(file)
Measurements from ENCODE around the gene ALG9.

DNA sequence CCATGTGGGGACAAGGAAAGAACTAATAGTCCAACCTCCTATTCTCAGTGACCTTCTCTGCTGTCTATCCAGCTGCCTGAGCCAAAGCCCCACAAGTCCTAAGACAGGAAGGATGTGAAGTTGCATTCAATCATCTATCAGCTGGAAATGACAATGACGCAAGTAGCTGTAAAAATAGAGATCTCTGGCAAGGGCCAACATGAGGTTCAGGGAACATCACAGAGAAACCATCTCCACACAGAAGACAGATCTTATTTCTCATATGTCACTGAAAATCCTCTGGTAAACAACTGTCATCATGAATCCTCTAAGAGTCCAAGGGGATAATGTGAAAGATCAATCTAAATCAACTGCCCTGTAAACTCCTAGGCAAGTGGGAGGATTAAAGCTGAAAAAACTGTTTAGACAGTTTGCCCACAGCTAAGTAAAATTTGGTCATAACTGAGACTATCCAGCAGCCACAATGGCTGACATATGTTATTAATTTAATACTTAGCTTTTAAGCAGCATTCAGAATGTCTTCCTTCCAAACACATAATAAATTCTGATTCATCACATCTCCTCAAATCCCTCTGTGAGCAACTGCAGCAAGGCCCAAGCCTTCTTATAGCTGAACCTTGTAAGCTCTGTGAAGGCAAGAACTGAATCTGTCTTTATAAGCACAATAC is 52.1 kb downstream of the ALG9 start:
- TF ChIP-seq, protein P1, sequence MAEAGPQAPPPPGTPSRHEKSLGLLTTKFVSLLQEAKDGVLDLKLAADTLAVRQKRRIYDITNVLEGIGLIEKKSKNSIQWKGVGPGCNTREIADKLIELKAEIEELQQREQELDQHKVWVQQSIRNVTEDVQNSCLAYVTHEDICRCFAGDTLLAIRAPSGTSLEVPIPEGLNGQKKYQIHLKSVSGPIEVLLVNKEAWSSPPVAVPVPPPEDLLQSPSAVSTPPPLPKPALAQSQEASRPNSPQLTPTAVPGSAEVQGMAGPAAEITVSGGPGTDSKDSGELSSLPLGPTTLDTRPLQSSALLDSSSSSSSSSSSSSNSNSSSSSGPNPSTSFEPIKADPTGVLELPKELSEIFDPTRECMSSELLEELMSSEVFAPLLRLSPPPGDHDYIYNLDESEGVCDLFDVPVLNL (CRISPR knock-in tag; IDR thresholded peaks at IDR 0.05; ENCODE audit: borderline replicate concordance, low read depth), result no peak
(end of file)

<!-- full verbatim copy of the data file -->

Measurements from ENCODE around the gene ALG9.

DNA sequence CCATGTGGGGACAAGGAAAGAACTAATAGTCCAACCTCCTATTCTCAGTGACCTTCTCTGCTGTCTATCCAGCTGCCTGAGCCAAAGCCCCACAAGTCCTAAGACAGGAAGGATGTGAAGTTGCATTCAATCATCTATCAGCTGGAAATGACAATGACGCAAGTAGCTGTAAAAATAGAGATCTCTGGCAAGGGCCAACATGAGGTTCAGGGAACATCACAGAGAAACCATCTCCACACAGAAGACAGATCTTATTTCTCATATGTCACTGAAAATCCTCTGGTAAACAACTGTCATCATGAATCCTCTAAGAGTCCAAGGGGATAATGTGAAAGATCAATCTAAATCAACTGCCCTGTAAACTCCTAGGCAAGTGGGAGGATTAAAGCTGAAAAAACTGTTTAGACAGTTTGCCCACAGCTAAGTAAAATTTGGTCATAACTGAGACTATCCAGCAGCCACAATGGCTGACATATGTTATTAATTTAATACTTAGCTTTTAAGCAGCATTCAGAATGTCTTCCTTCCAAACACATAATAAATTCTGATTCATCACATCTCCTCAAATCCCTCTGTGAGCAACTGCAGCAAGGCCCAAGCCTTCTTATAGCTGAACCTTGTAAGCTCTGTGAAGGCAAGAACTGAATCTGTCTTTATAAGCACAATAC is 52.1 kb downstream of the ALG9 start:
- TF ChIP-seq, protein P1, sequence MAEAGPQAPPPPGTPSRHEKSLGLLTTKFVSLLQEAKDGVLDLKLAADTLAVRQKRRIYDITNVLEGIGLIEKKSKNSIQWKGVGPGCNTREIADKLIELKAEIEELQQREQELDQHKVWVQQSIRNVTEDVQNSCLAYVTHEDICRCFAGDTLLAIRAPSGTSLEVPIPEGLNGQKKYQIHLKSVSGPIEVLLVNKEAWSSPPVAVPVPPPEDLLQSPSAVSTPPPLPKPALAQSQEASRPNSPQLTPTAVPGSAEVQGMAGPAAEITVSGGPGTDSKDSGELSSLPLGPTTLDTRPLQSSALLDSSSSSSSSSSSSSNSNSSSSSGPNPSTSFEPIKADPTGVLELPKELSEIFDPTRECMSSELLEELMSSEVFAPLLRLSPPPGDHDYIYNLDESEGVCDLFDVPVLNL (CRISPR knock-in tag; IDR thresholded peaks at IDR 0.05; ENCODE audit: borderline replicate concordance, low read depth), result no peak